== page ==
The Knox Central High School football team finalized its schedule for the 2018 season and there is no shortage of top-tier teams on the horizon for the Panthers.
After playing on the road for five straight weeks to start the 2017 season, Knox Central kicks off its 2018 season at home and travels no further than Corbin during the first three weeks before a long road trip to Green County in week four.
The Panthers first game will be a tough one with Letcher County Central scheduled to visit Barbourville on August 17. The Cougars were winless a year ago against a very tough schedule, but did give Knox Central all it could handle in the season-opener before falling 27-20. Letcher lost just seven seniors from that squad and have a large junior class of 16 moving up to lead the way, guaranteeing the Cougars to be much-improved.
Knox Central will then be featured in one of the state’s best games on August 25 when the Panthers face Tennessee powerhouse Alcoa High School at 5 p.m. in the Cumberland Falls Pigskin Classic at Corbin High School. Alcoa won its third straight state championship in 2017 and has won 16 championships, the most of any team in Tennessee. The team is coached by Gary Rankin, the state’s all-time winningest high school football coach, who has guided the team to 13 championships in his storied career.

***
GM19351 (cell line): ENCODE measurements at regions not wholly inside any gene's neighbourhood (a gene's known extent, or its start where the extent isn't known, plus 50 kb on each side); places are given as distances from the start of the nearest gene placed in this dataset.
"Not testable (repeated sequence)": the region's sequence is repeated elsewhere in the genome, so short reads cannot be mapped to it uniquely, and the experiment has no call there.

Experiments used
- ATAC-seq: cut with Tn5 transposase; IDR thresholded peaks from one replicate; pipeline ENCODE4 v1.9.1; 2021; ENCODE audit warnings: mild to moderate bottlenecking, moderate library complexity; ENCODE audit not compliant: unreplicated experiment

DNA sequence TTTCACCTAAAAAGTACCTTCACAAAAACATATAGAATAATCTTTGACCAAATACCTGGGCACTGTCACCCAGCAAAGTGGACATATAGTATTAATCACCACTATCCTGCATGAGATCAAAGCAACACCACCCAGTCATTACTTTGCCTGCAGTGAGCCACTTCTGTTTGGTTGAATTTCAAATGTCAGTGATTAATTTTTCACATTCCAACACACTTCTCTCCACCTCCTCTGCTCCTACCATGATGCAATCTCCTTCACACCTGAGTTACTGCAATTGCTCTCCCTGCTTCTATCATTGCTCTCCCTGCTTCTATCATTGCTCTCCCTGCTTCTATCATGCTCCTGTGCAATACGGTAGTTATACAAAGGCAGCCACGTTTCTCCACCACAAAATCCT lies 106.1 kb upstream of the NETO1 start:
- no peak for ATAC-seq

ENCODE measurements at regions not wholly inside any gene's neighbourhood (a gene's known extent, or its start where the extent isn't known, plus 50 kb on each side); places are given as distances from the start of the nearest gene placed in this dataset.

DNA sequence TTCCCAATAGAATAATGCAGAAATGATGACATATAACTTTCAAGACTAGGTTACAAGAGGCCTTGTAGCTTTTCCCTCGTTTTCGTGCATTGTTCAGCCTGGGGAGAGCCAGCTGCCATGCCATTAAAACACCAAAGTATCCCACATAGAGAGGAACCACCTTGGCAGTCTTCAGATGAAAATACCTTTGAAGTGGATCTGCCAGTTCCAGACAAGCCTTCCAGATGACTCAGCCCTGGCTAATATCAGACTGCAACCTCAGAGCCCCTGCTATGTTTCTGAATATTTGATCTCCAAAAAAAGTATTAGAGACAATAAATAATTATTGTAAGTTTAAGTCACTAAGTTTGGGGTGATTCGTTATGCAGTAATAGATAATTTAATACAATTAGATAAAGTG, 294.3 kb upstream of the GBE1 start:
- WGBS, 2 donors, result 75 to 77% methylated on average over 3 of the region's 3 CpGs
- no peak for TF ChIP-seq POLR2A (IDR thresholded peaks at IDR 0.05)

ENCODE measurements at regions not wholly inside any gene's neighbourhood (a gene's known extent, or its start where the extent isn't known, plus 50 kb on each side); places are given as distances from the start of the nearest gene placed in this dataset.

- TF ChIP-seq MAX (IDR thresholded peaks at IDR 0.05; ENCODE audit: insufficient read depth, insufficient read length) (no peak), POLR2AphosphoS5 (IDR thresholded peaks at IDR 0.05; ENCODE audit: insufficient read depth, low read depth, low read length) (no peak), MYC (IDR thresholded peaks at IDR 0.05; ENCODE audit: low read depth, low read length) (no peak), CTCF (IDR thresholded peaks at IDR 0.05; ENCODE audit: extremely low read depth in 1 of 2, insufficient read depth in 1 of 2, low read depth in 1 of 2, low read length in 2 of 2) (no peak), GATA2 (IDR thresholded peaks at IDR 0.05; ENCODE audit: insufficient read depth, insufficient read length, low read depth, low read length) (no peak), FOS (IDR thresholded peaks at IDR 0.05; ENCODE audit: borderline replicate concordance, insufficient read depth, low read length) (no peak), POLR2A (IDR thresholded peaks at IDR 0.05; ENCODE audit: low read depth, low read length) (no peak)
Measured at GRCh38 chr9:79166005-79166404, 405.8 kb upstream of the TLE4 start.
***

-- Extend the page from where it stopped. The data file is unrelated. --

Knox Central will then be at home in week three for what is expected to be another knock-down, drag-out battle with familiar foe Harlan County. While Knox Central has won four straight against Harlan County, the Black Bears won a region championship last year and were seven points shy of making it to the state championship game. But 22 players graduated from that squad, which lost 43-23 versus the Panthers a year ago.
A long road trip of nearly three hours awaits in week four when Knox Central travels to Greenburg, a small town near Elizabethtown and Bowling Green to face Green County. The Dragons traveled to Barbourville a year ago and played Knox Central in the Bingham Tire Bowl, a game the Panthers were in complete control of from the opening kickoff on the way to a 50-8 win. Eleven players are gone from that Green County squad.
Knox Central will dip into district play starting in week five when Russell County comes to town on Sept. 21. The Lakers lost 14 players from a team that missed the playoffs a year ago, so the team is expected to be hungry, but inexperienced. Knox Central barely escaped a trip to Russell County a year ago with 34-27 victory.
A trip to Clay County for another important district game awaits the Panthers in week six. Clay County came to Barbourville a year ago expecting to give the Panthers a run for their money. But after a slow start, Knox Central ran away with it, 36-8. With 13 players gone from that team due to graduation, improvement will be a tall task for the Tigers.
Wayne County, the defending district champion that went on to win region and advance to the state semifinals a year ago, will travel to Knox Central on Oct. 5 in what is very likely to be the district championship once again The Cardinals have been a thorn in Knox Central’s side for years, and are expected to be again in 2018. But it won’t be as easy for Wayne County after losing 15 seniors to graduation.
Knox Central will be back on the road the following week for an Oct. 12 showdown with Franklin County in Frankfort. The Flyers lost 30-0 versus Knox Central last year, the only time all season the team was held scoreless. Only seven seniors departed from that team, with the bulk of the skilled positions returning.